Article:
He also argues that the designation of the area for secondary shopping makes this level of development appropriate, compared to a denser development.  This may be an important factor in future applications. 

He also comes down rather hard on the "tower" element, which was the main element I criticised when refusing it at Committee. 

The main grounds of refusal is therefore the effect on the historical character of the Conservation Areas and the station.

This is important as Fairview is likely now either to make another application, or possibly to sell it to another developer, who would presumably want to submit their own scheme.  If such a scheme could be made in a way that met the Inspector's historical concerns, it would be likely to be granted either by the Committee or on Appeal.

Tuesday, 24 March 2015

Air Quality and Traffic Policy

Paris has felt forced to introduce emergency traffic measures to combat poor air quality.  Essentially, they all aim to reduce car use.  This could all be done much more conveniently if it were done gradually.  I have pointed out before that improving air quality can be done through policy that promotes sustainable transport.

Unfortunately in London where we have similar problems, we seem to be going in the wrong direction.  Boris Johnson has been intent on making public transport more and more expensive compared to car use.  Early on in his administration he resisted air quality measures.  Eric Pickles joins with the same populist car dependency agenda by seeking to restrict parking enforcement in various ways (which in some ways can be to the detriment of car drivers as well as adding to poor air quality).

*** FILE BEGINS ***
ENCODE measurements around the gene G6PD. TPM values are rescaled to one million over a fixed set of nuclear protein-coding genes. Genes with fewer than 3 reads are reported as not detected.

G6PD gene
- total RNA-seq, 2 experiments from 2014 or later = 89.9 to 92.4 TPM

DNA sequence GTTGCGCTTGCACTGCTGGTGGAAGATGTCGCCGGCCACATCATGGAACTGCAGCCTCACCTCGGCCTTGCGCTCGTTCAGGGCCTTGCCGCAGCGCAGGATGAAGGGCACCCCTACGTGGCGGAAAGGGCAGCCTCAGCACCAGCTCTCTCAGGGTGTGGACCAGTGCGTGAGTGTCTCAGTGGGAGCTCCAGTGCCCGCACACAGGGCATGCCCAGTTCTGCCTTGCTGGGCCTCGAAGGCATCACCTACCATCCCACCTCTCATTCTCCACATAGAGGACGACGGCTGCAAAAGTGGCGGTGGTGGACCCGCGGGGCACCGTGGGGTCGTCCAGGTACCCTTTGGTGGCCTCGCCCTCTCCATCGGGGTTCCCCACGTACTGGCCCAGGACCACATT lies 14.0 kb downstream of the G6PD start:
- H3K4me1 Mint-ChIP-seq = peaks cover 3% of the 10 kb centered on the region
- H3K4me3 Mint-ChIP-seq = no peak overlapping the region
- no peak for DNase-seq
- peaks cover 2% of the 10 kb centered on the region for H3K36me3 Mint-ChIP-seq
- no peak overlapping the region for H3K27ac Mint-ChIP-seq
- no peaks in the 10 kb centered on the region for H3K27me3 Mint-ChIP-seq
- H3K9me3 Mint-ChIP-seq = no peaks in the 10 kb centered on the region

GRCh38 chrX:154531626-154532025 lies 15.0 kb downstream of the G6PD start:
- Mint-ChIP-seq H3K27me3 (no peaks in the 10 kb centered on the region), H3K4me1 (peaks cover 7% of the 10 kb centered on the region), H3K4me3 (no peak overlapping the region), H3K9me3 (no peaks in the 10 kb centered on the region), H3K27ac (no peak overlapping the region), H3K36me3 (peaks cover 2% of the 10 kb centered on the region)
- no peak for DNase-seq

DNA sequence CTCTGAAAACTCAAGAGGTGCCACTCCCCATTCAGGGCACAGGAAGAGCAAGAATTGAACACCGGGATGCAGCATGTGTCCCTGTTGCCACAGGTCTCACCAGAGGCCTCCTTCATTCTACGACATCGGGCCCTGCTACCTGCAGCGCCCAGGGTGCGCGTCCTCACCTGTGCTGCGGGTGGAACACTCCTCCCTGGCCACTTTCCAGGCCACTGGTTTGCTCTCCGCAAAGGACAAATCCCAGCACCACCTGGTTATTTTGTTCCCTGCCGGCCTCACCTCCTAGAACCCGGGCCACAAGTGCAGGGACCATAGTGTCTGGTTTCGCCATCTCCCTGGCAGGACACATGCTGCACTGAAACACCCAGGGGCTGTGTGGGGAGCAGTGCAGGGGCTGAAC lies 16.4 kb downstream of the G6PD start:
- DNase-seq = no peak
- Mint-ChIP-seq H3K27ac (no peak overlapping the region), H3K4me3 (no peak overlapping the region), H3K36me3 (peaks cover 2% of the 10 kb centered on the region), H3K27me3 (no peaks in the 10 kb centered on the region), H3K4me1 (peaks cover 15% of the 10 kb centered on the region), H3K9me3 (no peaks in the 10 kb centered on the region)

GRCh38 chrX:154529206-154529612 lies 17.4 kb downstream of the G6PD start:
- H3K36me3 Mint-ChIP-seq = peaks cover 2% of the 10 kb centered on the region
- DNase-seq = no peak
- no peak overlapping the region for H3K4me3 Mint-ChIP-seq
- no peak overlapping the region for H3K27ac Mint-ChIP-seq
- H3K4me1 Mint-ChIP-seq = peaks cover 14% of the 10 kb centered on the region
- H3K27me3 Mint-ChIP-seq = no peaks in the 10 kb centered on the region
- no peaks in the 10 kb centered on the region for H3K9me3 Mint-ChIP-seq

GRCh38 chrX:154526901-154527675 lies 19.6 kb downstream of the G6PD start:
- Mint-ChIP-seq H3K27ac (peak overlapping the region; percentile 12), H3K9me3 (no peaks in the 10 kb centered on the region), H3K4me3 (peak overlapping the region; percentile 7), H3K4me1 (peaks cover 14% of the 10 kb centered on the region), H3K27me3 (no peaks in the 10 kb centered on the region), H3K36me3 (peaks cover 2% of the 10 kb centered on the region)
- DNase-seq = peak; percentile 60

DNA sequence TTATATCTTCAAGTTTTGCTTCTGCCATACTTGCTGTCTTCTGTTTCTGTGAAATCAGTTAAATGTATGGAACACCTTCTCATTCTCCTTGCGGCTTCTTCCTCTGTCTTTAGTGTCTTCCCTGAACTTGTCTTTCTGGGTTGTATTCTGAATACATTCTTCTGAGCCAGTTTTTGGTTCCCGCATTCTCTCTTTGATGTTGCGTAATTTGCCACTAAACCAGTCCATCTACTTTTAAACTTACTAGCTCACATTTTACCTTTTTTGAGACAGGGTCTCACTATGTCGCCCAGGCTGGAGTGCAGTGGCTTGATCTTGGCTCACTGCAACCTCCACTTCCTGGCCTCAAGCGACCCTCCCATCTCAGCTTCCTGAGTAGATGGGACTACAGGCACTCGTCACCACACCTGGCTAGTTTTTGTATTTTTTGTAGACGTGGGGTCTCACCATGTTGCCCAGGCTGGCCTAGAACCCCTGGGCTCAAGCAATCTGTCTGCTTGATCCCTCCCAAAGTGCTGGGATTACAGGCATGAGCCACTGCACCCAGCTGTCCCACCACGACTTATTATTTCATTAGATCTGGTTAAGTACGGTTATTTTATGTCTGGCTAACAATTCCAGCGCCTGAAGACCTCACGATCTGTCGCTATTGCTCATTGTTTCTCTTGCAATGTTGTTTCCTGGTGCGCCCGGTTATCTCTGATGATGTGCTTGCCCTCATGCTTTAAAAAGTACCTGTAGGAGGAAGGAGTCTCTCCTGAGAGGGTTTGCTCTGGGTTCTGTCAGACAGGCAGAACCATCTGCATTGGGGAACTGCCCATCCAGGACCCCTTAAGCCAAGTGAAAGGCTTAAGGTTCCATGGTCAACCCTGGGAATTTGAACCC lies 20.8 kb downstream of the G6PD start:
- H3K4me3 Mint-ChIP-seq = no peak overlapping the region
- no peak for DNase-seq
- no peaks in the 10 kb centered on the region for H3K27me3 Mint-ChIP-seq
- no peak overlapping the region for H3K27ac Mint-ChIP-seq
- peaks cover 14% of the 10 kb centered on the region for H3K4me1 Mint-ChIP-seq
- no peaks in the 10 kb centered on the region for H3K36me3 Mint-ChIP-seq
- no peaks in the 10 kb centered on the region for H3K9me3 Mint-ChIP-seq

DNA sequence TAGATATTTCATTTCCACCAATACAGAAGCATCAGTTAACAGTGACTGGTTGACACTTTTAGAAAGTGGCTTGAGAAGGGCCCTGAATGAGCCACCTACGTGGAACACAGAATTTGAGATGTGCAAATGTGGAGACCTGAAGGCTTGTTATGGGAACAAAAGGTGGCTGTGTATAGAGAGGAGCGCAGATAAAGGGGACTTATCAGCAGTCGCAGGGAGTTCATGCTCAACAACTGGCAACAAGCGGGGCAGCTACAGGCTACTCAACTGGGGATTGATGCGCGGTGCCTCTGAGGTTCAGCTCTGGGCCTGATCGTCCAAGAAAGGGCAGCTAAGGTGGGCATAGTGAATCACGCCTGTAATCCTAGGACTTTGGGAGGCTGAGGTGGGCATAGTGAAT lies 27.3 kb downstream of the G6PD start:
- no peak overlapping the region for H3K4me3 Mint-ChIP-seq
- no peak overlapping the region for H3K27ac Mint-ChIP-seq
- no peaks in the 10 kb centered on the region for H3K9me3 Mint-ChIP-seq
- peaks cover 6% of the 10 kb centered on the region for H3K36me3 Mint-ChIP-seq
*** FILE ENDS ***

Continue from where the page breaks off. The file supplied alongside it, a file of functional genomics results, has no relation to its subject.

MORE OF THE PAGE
In Brent, the Borough's strong support for air quality has been knocked back through various tinkerings with parking charges.  The recent Budget was passed with provision for changes to parking charges, but they seemed to me to lack coherence.  Certainly, they did not strike me as aiming to increase sustainability.  Some suggestions, like the increase in visitor fees in CPZs, seemed so high as to jeopardise public acceptance of CPZs at all. 

Monday, 23 March 2015

Voter Registration

There is still time to register to vote in the forthcoming elections.  Every election I meet people who have left it too late.  Don't miss out.

Friday, 20 March 2015

Liberal Democrats Ridiculed

Danny Alexander's Alternative Liberal Democrat budget seems to have earned him widespread ridicule.  This is no doubt deserved.  Signing off a budget you co-wrote and promising that you and your party will vote for it sits unconvincingly with presenting an alternative budget.  Especially when you look like you are holding a child's lunch box. 

Yet it doesn't seem that uncommon now to ignore your actual commitments and believe in something entirely different.  The SNP, for example, seem quite unfazed by the collapse in oil revenues to a thirteenth of what they expected during the indyref.  Had Scotland voted yes, it would now be in utter crisis. 

It is as if these debates were simply a work of fiction without any effect on people's lives.